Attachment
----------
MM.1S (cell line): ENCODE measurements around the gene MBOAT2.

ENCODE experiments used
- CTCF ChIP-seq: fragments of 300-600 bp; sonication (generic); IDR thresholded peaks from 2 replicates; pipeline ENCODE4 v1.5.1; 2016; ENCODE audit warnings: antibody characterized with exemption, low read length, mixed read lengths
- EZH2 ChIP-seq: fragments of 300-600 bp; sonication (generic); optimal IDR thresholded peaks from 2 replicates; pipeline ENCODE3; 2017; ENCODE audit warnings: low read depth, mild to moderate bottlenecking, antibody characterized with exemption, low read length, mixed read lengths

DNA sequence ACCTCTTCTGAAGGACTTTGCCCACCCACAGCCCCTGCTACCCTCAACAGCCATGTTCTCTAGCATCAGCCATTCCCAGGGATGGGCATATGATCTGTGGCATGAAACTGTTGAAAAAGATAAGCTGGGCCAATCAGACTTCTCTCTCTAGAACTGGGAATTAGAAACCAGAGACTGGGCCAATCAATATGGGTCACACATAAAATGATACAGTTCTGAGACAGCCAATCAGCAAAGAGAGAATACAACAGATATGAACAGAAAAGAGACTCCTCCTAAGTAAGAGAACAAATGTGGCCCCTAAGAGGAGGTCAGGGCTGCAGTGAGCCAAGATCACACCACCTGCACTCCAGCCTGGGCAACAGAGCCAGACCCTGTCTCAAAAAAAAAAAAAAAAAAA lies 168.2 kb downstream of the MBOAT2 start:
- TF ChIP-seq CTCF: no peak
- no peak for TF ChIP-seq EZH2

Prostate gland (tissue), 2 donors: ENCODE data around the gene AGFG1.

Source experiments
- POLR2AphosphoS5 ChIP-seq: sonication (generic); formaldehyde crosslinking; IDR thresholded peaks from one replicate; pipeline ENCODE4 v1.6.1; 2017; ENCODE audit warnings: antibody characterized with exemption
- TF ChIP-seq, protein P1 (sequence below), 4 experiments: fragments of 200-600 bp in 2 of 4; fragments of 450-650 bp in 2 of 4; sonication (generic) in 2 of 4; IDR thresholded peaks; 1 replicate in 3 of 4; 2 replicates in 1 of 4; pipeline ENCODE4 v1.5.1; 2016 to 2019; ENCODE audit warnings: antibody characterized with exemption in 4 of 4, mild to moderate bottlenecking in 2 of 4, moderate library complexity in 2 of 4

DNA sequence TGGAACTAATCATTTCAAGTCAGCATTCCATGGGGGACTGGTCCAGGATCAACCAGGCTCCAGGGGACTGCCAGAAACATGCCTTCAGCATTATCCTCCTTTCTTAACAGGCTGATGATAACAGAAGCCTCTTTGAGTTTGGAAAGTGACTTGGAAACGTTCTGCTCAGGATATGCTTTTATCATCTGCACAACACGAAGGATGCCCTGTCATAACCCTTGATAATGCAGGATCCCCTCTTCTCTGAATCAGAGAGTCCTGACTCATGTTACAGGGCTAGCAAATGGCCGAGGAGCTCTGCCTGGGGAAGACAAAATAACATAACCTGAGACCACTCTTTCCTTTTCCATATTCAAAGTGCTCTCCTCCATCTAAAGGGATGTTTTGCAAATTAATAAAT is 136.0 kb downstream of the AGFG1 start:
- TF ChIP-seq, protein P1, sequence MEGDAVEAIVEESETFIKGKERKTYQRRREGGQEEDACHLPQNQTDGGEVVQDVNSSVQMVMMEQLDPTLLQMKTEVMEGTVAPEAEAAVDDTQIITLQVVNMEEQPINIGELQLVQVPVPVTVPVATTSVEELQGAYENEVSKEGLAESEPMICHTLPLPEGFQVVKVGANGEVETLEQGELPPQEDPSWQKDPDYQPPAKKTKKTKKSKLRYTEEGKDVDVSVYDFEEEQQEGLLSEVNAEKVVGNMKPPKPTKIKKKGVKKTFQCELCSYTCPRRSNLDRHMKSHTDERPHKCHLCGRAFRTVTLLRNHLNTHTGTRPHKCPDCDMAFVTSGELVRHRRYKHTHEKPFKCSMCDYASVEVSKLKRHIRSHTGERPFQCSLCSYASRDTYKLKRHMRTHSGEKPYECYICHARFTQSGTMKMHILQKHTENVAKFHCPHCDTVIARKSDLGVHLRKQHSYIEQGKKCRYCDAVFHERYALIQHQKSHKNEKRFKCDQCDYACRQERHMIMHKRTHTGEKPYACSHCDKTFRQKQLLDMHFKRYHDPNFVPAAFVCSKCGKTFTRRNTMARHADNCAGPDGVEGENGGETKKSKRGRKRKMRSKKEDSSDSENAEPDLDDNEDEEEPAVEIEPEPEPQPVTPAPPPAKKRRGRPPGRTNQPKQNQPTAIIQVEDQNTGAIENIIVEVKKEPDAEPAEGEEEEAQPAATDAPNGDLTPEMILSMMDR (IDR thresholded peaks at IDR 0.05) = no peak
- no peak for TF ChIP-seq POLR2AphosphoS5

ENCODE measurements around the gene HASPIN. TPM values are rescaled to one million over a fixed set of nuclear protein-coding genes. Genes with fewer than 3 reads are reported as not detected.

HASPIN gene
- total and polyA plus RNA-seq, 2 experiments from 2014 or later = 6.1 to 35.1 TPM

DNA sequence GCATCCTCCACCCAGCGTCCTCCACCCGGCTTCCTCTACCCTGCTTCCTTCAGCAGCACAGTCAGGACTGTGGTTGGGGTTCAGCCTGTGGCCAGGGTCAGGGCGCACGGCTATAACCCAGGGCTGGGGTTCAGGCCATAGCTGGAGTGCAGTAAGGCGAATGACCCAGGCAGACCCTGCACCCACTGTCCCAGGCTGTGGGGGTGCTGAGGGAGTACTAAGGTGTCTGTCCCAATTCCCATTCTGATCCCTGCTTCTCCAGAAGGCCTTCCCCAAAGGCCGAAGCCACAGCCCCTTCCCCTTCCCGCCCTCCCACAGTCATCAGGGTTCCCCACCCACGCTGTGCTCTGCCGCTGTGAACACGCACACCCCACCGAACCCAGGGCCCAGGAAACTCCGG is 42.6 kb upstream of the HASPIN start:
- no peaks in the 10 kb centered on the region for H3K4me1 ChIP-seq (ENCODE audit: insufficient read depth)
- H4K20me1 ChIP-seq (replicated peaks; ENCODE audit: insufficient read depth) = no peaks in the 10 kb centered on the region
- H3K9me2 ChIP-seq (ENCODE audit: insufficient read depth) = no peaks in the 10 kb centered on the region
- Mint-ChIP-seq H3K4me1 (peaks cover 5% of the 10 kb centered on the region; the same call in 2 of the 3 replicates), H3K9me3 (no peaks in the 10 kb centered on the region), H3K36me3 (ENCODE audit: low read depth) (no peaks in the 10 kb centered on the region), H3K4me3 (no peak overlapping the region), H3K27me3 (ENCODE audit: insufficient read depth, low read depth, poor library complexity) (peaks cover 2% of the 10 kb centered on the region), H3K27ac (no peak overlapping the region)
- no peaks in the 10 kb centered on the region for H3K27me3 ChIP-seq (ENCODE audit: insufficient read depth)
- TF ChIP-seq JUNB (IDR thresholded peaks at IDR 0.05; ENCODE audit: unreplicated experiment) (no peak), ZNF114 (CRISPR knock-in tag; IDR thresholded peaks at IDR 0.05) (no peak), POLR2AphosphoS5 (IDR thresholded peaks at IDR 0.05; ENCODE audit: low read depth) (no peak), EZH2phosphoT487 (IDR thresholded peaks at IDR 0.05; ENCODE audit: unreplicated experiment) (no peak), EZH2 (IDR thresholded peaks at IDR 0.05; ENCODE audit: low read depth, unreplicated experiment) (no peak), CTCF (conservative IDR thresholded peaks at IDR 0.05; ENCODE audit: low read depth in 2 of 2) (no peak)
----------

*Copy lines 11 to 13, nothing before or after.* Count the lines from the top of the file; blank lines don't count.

- TF ChIP-seq, protein P1 (sequence below), 4 experiments: fragments of 200-600 bp in 2 of 4; fragments of 450-650 bp in 2 of 4; sonication (generic) in 2 of 4; IDR thresholded peaks; 1 replicate in 3 of 4; 2 replicates in 1 of 4; pipeline ENCODE4 v1.5.1; 2016 to 2019; ENCODE audit warnings: antibody characterized with exemption in 4 of 4, mild to moderate bottlenecking in 2 of 4, moderate library complexity in 2 of 4

DNA sequence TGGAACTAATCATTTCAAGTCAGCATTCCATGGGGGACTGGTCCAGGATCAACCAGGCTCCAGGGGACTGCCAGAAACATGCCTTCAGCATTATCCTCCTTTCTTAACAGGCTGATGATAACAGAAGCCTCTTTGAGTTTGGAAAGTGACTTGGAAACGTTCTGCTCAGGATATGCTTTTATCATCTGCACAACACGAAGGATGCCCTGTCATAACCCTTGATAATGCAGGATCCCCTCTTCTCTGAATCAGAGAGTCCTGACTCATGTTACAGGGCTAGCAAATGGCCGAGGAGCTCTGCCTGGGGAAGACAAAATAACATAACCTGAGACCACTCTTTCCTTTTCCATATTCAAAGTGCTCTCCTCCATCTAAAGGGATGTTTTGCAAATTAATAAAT is 136.0 kb downstream of the AGFG1 start:
- TF ChIP-seq, protein P1, sequence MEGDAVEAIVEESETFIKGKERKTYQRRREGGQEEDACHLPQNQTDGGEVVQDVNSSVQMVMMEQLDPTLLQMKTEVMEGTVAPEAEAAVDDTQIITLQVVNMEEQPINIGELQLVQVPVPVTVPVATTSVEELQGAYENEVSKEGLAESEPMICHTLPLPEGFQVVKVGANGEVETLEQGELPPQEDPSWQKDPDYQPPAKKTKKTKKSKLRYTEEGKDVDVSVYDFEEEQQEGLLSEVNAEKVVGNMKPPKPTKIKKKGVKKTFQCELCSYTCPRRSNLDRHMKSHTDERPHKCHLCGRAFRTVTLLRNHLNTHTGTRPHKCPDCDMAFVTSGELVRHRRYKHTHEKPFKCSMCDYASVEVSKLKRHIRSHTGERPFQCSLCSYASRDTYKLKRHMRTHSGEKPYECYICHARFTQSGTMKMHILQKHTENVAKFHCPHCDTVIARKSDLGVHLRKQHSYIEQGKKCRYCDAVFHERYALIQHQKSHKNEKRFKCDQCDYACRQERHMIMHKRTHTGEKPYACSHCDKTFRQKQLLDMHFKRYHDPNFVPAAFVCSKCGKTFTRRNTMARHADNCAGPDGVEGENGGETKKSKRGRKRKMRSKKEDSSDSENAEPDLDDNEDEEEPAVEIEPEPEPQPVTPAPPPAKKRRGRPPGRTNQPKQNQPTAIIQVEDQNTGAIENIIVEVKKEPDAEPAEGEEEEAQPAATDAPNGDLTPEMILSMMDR (IDR thresholded peaks at IDR 0.05) = no peak